descends the newly painted staircase of his family's home,
a four - story Queen Anne - style twin that dates to 1890."
In January 1993, Gerry and I flew out to Philadelphia to preview the real estate market. We looked at three fine houses in the suburbs and three more in the city, just to get an idea of what was available. I still remember walking through the door of "814" for the first time and thinking to myself, "We could live here!" It was the kind of house that I was used to seeing in magazines or touring as historical landmarks. But, apparently, here in University City (West Philadelphia), a normal everyday citizen could buy a house like this and live in it! In February, we saw a second round of houses, a dozen at least; but at the end of the day, there was one that we just couldn't forget! We asked our realtor, "What about that one we saw last time: '814.' "
Back in Indiana,our house sold quickly, and on Easter weekend, we arrived in Philadelphia, ready to renovate and learn about urban living. The house closing was utterly chaotic, but our beautiful old city house was worth all the stress. We loved it at first glance (and still do, even though we've been gone so many years). Gerry began immediately with the necessary renovation projects: exterior and interior painting, re - sanding the floors, and re - building the main staircase -- baluster by baluster!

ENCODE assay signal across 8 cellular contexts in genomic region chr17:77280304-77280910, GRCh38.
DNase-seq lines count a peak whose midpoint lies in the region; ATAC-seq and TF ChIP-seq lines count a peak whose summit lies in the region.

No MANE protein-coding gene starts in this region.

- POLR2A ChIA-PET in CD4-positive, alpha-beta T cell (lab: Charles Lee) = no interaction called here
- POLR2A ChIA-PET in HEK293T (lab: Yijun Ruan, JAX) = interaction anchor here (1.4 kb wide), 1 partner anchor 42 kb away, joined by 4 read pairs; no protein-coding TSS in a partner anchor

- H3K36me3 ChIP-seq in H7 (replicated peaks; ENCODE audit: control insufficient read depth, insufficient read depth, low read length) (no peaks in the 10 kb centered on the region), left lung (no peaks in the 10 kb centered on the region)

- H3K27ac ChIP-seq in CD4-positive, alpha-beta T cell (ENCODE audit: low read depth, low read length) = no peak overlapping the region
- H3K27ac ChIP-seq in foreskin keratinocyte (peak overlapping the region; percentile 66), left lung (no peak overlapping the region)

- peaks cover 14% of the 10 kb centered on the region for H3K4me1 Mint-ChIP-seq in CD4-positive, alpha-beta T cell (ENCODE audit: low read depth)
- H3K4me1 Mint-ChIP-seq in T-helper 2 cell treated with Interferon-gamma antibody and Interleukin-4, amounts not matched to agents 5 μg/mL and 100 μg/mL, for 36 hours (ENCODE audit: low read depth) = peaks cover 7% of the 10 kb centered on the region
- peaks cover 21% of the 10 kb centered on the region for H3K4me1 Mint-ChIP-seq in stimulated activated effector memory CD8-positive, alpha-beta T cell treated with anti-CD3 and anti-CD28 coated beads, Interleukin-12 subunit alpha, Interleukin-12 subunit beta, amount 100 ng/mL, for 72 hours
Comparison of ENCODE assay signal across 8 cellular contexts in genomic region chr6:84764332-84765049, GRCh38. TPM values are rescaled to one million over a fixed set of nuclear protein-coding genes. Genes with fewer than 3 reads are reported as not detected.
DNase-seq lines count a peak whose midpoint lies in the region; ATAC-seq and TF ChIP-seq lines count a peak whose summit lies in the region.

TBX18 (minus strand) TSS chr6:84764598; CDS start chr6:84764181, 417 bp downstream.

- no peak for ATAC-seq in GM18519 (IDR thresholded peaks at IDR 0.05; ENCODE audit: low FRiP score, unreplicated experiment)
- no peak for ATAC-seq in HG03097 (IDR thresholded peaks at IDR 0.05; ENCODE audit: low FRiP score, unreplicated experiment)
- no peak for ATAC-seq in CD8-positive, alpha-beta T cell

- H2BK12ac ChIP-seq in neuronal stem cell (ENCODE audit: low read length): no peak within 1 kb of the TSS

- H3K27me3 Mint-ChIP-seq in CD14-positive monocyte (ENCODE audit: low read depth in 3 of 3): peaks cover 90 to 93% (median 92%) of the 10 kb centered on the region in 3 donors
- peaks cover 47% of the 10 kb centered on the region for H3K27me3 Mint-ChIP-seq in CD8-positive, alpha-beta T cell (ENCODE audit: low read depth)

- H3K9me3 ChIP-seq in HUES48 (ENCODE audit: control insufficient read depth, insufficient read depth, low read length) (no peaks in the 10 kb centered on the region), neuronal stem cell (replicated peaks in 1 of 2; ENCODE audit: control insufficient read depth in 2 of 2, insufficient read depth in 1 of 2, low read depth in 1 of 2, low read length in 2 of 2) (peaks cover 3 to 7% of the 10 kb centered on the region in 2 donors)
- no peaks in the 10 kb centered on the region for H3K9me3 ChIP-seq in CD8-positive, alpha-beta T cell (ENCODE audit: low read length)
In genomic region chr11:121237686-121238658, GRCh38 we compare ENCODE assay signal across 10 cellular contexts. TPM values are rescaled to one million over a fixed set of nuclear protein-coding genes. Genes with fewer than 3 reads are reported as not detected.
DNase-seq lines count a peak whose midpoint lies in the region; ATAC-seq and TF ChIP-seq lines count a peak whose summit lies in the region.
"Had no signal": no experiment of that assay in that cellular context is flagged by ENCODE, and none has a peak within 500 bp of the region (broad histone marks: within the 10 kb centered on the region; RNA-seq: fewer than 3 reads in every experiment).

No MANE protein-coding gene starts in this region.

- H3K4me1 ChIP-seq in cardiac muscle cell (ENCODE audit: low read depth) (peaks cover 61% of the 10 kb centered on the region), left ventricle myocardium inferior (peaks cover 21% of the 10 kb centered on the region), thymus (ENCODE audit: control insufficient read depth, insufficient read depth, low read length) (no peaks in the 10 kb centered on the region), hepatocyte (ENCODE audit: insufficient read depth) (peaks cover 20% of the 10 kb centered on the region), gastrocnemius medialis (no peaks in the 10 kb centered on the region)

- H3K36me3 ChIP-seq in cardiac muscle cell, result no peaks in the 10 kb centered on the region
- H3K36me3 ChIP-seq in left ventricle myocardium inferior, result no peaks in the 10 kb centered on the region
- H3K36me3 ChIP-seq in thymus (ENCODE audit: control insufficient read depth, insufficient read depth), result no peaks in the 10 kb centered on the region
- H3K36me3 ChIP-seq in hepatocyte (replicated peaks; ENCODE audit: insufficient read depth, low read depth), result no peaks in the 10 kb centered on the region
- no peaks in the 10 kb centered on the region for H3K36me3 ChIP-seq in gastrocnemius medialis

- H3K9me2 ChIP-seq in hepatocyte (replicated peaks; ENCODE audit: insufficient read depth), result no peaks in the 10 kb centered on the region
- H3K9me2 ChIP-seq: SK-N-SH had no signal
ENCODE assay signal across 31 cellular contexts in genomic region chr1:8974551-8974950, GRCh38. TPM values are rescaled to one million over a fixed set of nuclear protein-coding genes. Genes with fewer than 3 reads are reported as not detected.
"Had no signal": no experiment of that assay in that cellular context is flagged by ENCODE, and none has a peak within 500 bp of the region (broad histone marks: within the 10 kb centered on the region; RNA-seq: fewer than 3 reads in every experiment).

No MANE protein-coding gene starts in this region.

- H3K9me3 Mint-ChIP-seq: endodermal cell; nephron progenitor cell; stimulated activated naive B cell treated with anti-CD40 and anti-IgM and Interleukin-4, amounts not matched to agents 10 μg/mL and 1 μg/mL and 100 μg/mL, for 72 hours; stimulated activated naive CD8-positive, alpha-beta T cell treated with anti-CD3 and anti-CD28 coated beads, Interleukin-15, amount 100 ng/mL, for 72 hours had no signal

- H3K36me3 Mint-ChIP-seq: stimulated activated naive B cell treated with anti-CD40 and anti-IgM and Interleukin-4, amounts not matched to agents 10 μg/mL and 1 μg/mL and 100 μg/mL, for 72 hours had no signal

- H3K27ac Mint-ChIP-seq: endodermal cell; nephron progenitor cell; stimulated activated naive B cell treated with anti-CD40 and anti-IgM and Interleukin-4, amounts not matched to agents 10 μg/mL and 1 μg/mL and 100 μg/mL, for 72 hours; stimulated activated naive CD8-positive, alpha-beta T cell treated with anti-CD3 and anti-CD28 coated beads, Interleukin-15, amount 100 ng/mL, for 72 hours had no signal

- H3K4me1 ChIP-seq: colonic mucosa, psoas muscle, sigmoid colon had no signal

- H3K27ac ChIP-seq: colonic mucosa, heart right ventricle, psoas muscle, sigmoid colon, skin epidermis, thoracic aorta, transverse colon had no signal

About a year later, we were honored to have our house, and Gerry's handiwork, featured in the local paper. Here's the bulk of the article, if you care to decipher (click on text to enlarge):
Within a week of our house appearing in the paper, we received the most amazing letter:
March 28, 1994
Dear Mr. and Mrs. McCartney,
Hello, how are you today? You do not know me personally but we have a few things in common, and I just had to write and tell you. On Sunday I read the article about you in the Inquirer and looked at the pictures of your present home. Disregard this letter if I am wrong, but my family and I are convinced that you now live in the home that all of us grew up in at 814 So. 48th St. You stated that this is probably the nicest house you will ever live in, and I am writing to you today to tell you that I completely agree! You never will find another like it!